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The Terrorism Trap

August 21, 2003

Terror is easy. Peace is hard. Rescuers digging through the rubble of the United Nations headquarters in Baghdad and those separating the living from the dead on a Jerusalem bus this week presented a too-familiar portrait of horror. Behind the scenes of carnage hovered the question of whether the creation of a free Iraq with some type of representative government and the establishment of a Palestinian nation are doomed. They need not be. Other cities and countries have overcome shattered bodies and buildings. It takes help from outside and a devotion to the goal by those inside.

How can two groups compete to say they put a man on a bus carrying a bomb with, to make it more lethal, ball bearings? Yet both Islamic Jihad and Hamas boasted that the Jerusalem bomber was theirs. His widow did not ask how she would support their children; she exulted in his "martyrdom." The murderer was a preacher in a mosque. How twisted must a man be to find in a religion justification for slaying children?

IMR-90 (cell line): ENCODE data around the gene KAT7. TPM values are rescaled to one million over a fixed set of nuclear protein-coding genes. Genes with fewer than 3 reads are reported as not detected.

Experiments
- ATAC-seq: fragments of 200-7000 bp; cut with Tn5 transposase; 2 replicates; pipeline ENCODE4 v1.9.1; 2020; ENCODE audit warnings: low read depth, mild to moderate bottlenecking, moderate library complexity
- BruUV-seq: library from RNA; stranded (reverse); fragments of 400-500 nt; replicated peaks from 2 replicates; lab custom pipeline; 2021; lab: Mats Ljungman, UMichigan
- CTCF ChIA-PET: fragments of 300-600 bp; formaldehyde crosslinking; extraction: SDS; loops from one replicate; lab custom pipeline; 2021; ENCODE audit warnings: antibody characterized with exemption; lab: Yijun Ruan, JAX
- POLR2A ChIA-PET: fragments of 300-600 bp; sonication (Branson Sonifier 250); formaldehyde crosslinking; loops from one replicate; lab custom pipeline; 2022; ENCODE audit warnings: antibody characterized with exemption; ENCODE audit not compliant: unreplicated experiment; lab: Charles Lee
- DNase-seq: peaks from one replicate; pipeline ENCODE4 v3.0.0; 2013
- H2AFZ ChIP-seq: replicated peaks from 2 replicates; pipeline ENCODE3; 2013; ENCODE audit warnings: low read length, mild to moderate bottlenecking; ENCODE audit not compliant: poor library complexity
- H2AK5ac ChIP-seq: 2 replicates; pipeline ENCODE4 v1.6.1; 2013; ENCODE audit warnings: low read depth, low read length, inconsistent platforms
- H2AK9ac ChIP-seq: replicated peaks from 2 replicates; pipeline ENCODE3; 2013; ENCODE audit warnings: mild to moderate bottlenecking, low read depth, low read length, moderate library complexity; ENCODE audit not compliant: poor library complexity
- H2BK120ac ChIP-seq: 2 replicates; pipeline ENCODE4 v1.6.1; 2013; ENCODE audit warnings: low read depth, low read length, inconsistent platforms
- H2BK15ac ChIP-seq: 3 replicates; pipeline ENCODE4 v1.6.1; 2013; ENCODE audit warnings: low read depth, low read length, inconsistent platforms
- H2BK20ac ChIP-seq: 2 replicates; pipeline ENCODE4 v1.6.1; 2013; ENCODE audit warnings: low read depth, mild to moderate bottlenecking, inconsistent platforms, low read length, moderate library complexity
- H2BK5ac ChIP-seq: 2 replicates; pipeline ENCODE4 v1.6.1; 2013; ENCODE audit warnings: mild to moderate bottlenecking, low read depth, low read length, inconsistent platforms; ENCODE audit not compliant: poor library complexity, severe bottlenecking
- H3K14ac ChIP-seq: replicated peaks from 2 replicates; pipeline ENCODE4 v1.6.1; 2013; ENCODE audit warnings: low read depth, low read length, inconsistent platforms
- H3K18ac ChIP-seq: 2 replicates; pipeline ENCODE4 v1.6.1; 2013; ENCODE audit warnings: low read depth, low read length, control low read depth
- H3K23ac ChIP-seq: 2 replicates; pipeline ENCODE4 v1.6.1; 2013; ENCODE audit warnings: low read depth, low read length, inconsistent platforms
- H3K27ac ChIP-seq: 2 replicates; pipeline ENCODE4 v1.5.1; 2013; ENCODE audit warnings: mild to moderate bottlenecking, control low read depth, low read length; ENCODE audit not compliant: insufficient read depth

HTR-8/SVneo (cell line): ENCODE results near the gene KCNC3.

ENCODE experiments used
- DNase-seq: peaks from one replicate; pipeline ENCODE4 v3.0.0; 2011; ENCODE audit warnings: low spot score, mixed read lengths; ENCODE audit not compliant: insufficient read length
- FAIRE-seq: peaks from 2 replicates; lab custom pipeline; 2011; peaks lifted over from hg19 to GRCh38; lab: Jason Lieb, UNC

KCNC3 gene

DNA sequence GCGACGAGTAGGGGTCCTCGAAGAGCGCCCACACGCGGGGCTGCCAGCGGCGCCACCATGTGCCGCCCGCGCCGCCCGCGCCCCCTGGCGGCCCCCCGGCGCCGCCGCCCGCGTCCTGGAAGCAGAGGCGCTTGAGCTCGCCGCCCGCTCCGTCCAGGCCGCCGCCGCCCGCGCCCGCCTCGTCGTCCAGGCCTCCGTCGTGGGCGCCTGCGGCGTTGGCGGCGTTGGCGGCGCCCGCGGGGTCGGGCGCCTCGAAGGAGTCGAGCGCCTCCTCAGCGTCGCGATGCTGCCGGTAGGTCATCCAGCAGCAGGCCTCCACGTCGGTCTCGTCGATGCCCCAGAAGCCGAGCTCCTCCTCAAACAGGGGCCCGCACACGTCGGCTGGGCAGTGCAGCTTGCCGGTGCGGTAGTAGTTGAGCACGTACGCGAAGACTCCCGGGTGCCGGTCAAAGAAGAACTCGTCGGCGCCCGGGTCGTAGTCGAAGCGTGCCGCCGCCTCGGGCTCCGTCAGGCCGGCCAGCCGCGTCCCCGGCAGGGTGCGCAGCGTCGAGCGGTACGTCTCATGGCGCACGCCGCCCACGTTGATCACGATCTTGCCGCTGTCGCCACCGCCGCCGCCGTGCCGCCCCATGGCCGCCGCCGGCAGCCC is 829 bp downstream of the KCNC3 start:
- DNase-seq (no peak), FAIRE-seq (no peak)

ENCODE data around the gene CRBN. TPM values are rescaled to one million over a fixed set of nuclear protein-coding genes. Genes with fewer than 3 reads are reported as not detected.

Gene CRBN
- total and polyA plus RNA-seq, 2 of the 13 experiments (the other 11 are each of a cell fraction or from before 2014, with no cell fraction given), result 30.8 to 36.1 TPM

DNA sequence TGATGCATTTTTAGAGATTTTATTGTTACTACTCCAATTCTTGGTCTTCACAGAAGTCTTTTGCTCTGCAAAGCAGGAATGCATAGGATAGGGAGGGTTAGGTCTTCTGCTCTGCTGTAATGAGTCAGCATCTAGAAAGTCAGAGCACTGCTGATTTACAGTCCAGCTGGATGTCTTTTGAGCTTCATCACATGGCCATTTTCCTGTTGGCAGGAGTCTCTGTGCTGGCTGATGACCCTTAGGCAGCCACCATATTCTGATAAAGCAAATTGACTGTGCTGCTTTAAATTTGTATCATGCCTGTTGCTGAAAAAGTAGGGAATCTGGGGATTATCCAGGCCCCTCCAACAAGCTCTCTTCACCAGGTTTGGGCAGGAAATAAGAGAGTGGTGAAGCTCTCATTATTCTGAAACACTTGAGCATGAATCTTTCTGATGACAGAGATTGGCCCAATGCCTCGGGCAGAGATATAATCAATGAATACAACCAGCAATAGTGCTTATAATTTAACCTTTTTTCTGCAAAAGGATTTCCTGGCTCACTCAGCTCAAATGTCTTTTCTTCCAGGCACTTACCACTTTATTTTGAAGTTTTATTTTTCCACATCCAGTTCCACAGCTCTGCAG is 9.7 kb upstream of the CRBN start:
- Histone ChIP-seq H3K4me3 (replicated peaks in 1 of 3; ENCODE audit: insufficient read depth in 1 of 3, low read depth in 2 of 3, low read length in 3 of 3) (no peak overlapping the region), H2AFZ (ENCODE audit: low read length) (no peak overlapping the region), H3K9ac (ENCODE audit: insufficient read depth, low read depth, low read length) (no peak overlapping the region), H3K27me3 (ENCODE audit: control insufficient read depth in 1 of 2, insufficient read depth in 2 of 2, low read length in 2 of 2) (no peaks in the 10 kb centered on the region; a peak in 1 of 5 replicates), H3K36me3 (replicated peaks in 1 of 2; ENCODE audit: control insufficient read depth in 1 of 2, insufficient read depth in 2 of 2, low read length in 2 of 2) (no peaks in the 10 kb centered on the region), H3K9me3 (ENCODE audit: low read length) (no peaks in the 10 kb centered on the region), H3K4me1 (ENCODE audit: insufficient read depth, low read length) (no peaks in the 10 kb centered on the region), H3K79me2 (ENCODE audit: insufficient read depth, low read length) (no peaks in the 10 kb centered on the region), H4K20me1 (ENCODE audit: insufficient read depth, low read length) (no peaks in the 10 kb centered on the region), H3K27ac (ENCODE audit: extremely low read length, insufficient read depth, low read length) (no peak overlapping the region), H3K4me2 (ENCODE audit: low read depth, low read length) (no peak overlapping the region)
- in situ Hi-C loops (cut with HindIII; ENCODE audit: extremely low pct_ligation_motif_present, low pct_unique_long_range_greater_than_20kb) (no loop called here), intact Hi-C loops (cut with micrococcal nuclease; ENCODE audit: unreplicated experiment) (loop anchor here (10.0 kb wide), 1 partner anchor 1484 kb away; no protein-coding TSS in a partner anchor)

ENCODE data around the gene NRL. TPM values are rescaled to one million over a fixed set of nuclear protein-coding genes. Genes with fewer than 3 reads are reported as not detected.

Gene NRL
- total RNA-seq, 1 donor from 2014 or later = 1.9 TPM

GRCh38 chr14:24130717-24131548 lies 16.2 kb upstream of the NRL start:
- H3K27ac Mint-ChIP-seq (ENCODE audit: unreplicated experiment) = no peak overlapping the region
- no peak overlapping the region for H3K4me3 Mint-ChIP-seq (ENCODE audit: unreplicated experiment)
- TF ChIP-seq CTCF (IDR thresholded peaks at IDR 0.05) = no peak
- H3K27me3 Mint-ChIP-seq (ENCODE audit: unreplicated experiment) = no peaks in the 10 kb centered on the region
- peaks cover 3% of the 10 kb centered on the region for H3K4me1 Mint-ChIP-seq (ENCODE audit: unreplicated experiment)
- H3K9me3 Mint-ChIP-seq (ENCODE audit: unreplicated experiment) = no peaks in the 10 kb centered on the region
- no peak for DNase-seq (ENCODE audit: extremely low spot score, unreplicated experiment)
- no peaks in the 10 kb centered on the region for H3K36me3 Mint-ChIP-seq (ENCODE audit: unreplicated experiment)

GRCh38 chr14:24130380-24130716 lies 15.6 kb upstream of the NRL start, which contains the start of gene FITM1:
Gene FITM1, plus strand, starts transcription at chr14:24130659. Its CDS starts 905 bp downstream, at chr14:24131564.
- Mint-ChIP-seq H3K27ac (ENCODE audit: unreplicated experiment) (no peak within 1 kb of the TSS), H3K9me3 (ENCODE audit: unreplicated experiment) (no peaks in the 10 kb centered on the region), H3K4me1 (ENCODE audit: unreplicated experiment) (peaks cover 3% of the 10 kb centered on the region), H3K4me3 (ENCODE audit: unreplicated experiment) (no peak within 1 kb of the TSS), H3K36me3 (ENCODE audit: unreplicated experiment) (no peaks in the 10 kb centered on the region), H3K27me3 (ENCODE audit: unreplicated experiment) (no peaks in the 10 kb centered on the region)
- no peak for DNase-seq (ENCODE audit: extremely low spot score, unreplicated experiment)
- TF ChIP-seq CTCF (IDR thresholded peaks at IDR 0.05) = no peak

What leads another man to drive a truck into a Baghdad building filled with those trying to help people recover from war? Whether a Saddam Hussein loyalist or a foreign terrorist trying to drive out the United States, he murders people who for years have fed more than half of Iraqis and who work to put roofs on schools and to stop sewage from polluting drinking water.

Terrorists defy easy profiling. They are not necessarily young, single men without money or a future. Tamil separatists in Sri Lanka and Islamic extremists in Israel have sent young women with bombs strapped around their waists into bus terminals and restaurants. Some murderers have college degrees to match their fanaticism.

The most efficient way to root out the vipers is to deny them sanctuary. Rather than applaud the explosions, Palestinians should condemn them and understand that terrorist acts destroy the credibility of groups like Hamas that claim their primary tasks are feeding and educating refugees. Iraqis need to stop neighbors who tear down electrical lines, blow up oil fields and kill U.S. troops and U.N. workers. No matter the supposed cause, the terror harms the Iraqis.

Al Qaeda -- formed from a hatred of U.S. "infidel" soldiers in Saudi Arabia, home to Islam's holiest sites -- has support in many countries. But those who cheer it are a minority. Terrorists destroy; they do not build. Construction is harder, whether it be of a unifying national philosophy or with bricks and concrete. Nihilists pop up but do not flourish. Building peace is possible, as is evident in Northern Ireland and Bosnia, East Timor and Kosovo. The process is long and requires resolve not just from good Samaritans but also from those they assist.

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